Ready, Willing and More Than Able will be celebrating community inclusiveness this Friday, Oct. 16, at the Rivercity Stage (1080 Hemlock St.).
Greg Hill, executive director of the Campbell River Association for Community Living (CRADACL), hopes this will become an annual celebration during Community Living Month.
“Each year we take a little different tack on how we celebrate Community Living Month,” Hill says. “We used to have a salmon barbecue at Spirit Square, but, you know, a salmon barbecue in October, outside, with hurricanes coming….”
The weather being uncooperative this time of year wasn’t the only reason they changed the celebration and moved it inside.
“We didn’t really get a chance to celebrate ability (at the barbecues),” Hill says. “Sure, we had the band Inclusion playing under the tents, but while people were surely appreciating the salmon and it was an opportunity to give back, it just didn’t really give opportunity to show what we do.”
What they do, Hill says, is bring in more than $12 million in economic benefit to the community as “probably the community’s fourth largest employer,” directly affecting over 600 families, serving “from zero to 100. We have infant programs right through to seniors housing.”
Mayor Andy Adams issued a proclamation saying that, once again, October is officially being recognized as Community Living Month, to celebrate “the achievements of people with developmental abilities, including independent living, workplace accomplishments and community and social participation,” and to recognize “the hard work of individuals, families and community members to create inclusive communities and opportunities for all British Columbians.”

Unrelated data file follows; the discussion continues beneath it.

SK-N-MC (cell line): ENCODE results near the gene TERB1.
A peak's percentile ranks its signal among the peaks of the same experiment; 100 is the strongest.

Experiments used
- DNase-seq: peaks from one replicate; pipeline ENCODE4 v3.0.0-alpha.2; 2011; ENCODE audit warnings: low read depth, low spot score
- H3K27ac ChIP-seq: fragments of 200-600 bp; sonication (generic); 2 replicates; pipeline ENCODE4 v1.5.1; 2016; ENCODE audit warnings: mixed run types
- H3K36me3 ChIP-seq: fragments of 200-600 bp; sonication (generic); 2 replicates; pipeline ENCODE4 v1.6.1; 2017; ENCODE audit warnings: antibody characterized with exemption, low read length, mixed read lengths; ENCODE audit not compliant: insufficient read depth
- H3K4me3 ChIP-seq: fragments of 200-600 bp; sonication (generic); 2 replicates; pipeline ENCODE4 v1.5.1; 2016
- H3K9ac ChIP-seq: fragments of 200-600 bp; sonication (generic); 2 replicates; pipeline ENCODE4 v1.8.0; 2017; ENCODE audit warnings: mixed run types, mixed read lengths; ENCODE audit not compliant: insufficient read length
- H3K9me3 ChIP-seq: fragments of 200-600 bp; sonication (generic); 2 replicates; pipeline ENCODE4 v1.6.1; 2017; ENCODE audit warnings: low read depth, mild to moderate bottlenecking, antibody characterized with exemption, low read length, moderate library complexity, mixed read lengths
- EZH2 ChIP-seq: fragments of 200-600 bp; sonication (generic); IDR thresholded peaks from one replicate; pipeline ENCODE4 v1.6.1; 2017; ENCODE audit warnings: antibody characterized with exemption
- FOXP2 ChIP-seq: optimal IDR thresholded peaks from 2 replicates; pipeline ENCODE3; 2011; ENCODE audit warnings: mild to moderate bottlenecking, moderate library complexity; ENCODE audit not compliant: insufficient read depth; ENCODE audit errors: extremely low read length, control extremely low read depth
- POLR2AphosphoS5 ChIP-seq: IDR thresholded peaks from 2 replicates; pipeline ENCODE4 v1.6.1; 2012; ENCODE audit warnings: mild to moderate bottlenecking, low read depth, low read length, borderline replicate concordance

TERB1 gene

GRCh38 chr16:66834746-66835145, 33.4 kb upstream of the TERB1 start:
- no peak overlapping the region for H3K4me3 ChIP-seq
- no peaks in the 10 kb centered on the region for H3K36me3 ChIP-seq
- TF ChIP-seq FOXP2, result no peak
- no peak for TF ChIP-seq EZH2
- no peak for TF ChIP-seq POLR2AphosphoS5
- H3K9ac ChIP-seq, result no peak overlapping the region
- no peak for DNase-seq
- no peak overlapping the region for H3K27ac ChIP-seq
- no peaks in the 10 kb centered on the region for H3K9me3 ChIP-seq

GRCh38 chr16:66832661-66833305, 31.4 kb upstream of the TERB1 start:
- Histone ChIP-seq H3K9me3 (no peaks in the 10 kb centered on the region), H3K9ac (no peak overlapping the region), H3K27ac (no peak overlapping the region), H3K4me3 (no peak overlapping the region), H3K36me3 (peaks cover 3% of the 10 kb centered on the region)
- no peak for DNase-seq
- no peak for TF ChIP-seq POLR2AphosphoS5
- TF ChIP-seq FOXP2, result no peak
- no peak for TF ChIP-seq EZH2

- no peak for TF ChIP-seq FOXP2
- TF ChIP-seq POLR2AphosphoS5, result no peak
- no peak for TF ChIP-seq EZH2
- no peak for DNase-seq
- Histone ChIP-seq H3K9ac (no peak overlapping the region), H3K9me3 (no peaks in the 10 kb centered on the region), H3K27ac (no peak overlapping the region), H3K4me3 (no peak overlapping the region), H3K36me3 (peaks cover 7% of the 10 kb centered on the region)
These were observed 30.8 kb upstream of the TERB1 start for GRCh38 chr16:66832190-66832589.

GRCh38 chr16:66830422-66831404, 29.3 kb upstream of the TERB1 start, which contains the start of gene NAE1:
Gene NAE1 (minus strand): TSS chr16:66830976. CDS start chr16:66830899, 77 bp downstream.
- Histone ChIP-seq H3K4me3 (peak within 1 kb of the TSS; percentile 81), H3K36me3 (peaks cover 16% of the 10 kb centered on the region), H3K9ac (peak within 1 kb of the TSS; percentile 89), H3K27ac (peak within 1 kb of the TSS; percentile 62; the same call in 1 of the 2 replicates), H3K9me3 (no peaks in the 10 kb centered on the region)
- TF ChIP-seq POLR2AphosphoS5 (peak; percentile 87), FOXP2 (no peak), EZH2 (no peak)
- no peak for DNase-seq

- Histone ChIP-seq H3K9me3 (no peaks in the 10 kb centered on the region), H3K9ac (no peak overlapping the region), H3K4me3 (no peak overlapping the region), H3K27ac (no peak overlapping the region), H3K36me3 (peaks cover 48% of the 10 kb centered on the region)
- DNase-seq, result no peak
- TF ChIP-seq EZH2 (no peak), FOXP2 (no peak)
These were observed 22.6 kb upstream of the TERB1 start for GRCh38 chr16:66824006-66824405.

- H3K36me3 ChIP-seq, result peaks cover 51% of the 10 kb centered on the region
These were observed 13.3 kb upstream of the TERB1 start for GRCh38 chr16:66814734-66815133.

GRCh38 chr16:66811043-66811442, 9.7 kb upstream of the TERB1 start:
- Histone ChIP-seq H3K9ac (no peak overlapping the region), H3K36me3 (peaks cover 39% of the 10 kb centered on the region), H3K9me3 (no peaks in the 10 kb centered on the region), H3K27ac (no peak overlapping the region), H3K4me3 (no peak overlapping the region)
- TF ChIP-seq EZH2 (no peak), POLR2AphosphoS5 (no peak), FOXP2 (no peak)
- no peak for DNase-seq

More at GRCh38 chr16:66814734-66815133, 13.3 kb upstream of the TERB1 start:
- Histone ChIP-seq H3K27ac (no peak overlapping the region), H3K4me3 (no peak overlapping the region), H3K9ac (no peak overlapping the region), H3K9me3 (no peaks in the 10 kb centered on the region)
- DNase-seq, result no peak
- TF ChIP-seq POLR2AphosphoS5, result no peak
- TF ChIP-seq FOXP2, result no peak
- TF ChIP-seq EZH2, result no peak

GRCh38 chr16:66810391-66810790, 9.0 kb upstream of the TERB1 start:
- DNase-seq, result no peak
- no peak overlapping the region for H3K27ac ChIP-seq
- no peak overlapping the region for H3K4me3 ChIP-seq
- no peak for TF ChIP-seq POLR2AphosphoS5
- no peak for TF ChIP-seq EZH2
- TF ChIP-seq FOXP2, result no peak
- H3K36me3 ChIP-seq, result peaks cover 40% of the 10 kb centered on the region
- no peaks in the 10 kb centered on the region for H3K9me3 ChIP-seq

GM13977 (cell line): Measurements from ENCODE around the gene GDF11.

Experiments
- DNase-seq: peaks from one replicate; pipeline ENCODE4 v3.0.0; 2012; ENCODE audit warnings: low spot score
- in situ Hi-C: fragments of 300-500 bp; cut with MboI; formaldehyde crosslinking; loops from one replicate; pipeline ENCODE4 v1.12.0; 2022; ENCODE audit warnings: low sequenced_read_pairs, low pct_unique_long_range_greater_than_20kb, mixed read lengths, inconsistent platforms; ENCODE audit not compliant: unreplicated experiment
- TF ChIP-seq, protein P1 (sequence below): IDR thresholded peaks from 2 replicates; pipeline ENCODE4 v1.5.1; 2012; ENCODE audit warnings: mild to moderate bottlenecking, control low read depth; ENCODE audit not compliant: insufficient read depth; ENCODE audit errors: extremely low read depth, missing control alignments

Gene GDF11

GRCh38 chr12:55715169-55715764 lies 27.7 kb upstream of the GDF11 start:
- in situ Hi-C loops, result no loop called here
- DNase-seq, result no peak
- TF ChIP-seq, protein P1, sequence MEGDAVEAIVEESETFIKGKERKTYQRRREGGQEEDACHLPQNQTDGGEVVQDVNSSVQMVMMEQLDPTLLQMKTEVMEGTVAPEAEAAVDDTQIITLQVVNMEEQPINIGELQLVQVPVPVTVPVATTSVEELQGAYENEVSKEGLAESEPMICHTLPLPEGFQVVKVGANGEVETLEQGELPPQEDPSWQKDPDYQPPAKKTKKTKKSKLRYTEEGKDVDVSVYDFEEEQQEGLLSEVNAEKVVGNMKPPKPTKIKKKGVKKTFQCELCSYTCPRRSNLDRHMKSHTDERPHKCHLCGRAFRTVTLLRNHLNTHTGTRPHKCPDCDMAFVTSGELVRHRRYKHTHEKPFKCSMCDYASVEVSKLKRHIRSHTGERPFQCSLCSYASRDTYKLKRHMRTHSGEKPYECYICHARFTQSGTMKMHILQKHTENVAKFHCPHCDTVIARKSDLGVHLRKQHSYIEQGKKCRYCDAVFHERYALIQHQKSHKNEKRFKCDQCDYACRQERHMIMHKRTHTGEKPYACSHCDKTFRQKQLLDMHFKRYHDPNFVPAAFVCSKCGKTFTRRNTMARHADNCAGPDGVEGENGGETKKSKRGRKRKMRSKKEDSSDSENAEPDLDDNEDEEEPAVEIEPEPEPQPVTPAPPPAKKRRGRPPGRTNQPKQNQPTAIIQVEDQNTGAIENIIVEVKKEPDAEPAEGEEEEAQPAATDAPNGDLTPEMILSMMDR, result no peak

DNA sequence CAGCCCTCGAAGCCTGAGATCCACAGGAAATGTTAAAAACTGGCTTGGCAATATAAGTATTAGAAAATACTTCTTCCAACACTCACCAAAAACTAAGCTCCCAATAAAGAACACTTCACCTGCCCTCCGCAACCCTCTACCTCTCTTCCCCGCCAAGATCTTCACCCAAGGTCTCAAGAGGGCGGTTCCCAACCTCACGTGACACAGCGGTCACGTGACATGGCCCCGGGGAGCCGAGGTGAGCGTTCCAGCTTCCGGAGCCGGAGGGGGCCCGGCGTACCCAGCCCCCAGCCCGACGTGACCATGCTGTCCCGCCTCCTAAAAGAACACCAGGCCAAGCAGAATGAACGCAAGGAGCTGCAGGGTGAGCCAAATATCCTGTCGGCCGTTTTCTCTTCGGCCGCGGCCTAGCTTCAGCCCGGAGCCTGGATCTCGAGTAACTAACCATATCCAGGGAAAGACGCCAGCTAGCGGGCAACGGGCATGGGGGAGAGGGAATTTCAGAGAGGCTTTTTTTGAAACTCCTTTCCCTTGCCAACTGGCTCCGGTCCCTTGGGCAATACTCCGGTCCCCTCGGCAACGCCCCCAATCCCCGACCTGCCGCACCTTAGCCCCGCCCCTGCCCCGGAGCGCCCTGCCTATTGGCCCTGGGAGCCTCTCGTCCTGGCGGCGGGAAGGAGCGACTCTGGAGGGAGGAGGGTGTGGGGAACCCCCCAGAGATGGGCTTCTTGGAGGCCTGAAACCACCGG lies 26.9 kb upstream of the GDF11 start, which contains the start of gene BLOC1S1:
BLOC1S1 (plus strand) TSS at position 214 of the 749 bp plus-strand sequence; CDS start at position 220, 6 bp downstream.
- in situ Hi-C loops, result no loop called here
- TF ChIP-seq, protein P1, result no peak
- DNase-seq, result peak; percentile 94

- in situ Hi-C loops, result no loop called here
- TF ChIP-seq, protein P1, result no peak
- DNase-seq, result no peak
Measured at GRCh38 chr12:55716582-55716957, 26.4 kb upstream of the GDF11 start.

At Friday’s inaugural Ready, Willing and More Than Able event, they’ll be showing off the unique abilities of some of the people they serve with those programs, and inviting the community to celebrate right along with them.
“We will have folks showing off their talent,” Hill says simply. “They will show us their musical abilities, they will show us their entrepreneurial skill, they will show us their artistic and creative ability.”
From violin players to piano players to spoken word performances of “philosophical waxings,” the event will be an extravaganza, Hill says.
“We recognize differences,” Hill says. “We all have our challenges, and we can recognize those challenges and differences, but we’d rather celebrate our similarities. We’d rather celebrate ability.”
For Kenneth Cooper, the local musician who will be emceeing the event, it’s a chance to reflect.
“It’s an opportunity to focus on the reason that you have a particular set of values. It’s a re-energizing. One of the things the month does – and this event is like a laser for that – is it provides us an opportunity for reflection, and then out of that comes action.”
Before and after the show – which, according to Cooper, “will be probably a tad over an hour” – there will be mingling, food and drink in the lobby with the performers and other guests.
“When people have abilities, what they needs is a vehicle to demonstrate that, to practice that. So that’s what this is. It’s a showcase, in a sense,” Cooper says.
“One of the things I like about this is that, in a way, we’re doing a flip on the notion of inclusion,” Cooper says. “CRADACL is all about inclusion, and now they’re saying, ‘we want to include the community in our celebration.’”
Doors open at 6:30 p.m. for mingling and refreshments, with the show to follow at 7.
It’s a “come one, come all” event.
Just show up ready to enjoy yourself and celebrate what it means to be a community that cares about inclusiveness.